_Interview | Emanuel von Lauenstein Massarani and Joseph Pace (In English)
Jornal da Zona Leste _São Paulo _2020

February 2nd, 2020
Locations: São Paulo do Brasil

EMANUEL VON LAUENSTEIN MASSARANI AND JOSEPH PACE
An interview…

Questions to Joseph Pace (Filtranisme) about his next exhibitions: Camara Municipal de Itapevi, Joseph Pace, Entre o Informal e a Pop Art (March 1th, 2020 – March 29, 2020), Bardo National Museum of Tunis, Joseph Pace, Gold, La Révélation de la Forme (June 25, 2020 – October 5, 2020), and Papal Basilica of St. Paul Outside the Walls in Rome, Meditations (September 15, 2020 – October 15) – Journal Da Zona Leste

Emanuel von Lauenstein Massarani : The edges of your antopomorphic and zoomorphic jewelry sculptures have become soft through time but the inter-relationship between individual elements on the sculpture have remained personal marks on your works. Is it your intention to bring organic components into minimal art rationalism?

Joseph Pace: I think that particularly in sculpture a sense of architectonic structure comes from a desire to create a sense of moral order, and the simultaneous desire to make a visual contribution to the universal thought structures, that shape our time.
The true condition of man is to think with his hands.
In that sense, and through Filtranisme, abstract sculpture, moved away from nature, and closer to philosophy; which is human nature.
After minimalism, I wanted to reconnect sculpture to the emotional and spiritual power that it had lost, during the ‘cool’ decade of minimalism. So I began to re-introduce the idea of competing forms and relationships, sculpted emotively. My works are drawn with the forms and shapes that constitute tradition in contemporary life. But I have pulled into this dialogue jewels and surfaces that come form industrial archeology and from nature. That means that the sculptures appear emblematic; but they have the soul of the natural world. They have simplicity, but they are layered with the mystery of human effort and feeling.

EvLM: How does your work relate to deconstructivism?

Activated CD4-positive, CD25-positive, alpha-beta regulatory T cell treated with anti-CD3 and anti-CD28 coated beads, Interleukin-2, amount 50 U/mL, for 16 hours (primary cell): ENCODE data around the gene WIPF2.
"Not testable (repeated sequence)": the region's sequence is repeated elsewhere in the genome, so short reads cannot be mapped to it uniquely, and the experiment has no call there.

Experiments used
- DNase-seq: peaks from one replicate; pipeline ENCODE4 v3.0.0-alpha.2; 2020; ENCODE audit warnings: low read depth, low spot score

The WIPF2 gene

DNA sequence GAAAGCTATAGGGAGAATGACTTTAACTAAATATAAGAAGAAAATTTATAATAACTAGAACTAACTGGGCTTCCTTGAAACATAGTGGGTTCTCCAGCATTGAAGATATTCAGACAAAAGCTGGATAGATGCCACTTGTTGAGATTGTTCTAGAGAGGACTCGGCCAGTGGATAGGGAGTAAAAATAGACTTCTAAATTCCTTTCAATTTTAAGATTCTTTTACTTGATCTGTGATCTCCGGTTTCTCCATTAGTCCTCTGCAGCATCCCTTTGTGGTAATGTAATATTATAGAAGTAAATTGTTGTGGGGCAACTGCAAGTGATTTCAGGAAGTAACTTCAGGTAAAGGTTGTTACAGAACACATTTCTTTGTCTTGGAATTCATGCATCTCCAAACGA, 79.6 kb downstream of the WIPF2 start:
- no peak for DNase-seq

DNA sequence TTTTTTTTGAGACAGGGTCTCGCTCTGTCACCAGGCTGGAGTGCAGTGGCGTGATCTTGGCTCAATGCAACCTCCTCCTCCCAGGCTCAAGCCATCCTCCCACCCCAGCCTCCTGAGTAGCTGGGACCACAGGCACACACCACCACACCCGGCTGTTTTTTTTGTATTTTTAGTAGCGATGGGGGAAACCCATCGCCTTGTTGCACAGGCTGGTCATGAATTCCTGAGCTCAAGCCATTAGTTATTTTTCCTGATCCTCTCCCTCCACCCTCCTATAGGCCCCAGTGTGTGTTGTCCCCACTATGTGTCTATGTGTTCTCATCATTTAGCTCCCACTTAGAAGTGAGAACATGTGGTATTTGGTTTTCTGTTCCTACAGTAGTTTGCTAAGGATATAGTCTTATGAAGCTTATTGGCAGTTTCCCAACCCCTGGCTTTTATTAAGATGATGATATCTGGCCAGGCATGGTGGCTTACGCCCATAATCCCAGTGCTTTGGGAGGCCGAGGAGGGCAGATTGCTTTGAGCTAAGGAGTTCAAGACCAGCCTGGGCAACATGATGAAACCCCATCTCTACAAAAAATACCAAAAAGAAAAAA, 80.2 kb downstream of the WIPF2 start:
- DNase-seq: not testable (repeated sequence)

JP: Deconstructivism was an interesting analytical moment in the development of philosophy. A kind of ‘pit-stop’ where the parts were checked out, before they were put back together again.
The intellectual justification is borrowed from the deconstructivist philosophers and the abstract paintings of the great German artist Gerhard Richter, who, in a sense remade abstract expressionism, with a great sense of emotional distance. Thus, opening, some new territory for abstract and figurative artworks.
The followers of this cool distanced thinking work as if they were nineteenth century pathologists, dissecting the body of art, and pulling apart creativity, to see what it is made of. As if this were ever a real possibility. If we take apart the components of a painting by Van Gogh, will we understand Van Gogh? I don’t think so. It’s a banal form of investigation, when applied to art. A group of visual detectives. It’s a form of ‘sophism’, where they are competing with art critics, and tailoring their artworks, specifically in order to provoke a favourable response.
But potent and important Art, for instance Moore, was never based on strategic investigative intelligence. It has emotional insight and power. A far higher form of creativity.
I am engaged in Art on this level. I want my sculpture to have spiritual power; not academic intelligence.
Colour rather than form expresses the personal experience in painting.

EvLM: The feelings that seem to emanate from your work are melancholy and sorrow. Could you tell us a little about your colour choices?

JP: Medium in my work are highly intuitive. Medium in my work are highly intuitive. If we forget theories, medium as the jewels have the potential to be the perfect mirror of a sensibility and a psychological outlook. When I am working, I am making thousands of new pieces of jewellery as I am sculpturing. So that the jewel colours are inseparable from the drama of me making the sculpture. The jewels is entirely bound up with the identity of the shape, and where it is and what it is next to. Sculptures are made with many different pieces, and are the honest yet mysterious evidence of work and feelings. Ther is not sadness in the shinning of my works. But this is a question of nature. This is not a quality that can be contrived. There is a dying light in some of my sculptures, however there is an energy, very connected to life, in the way the piecies is put down.
They say that the people of Spain, a country where where I live a few months every year, deal with the subject of death every day, as I do myself. Meanwhile, we have made the world into something close to a disaster area. My sculptures have a beauty; but it is as you say, sorrowful or melancholic.

EvLM: What do you listen to (if you do so) while you are working?

JP: When I sculpt I always listen to music. My first wife, Silvia, is an extraordinary musician, a Violist. Now I listen to Arvo Pärt (deep, rigorous and sonorous), Taeko Onuki interpreting Ryuichi Sakamoto (morally fierce), best ’70 and ’80 Pop Music (sensual and energetic), and the Opera Lirica (eternally alive)

EvLM: Who is your favourite artist nowadays?

JP My favourite artist nowadays would be Henry Moore. His work hovers at the edge of the sculptural world. He is linear and poetically puritanical. His work is a constant whisper of hope, without sentimentality. The true condition of man is to think with his hands.

Joseph Pace, February 2nd, 2020, São Paulo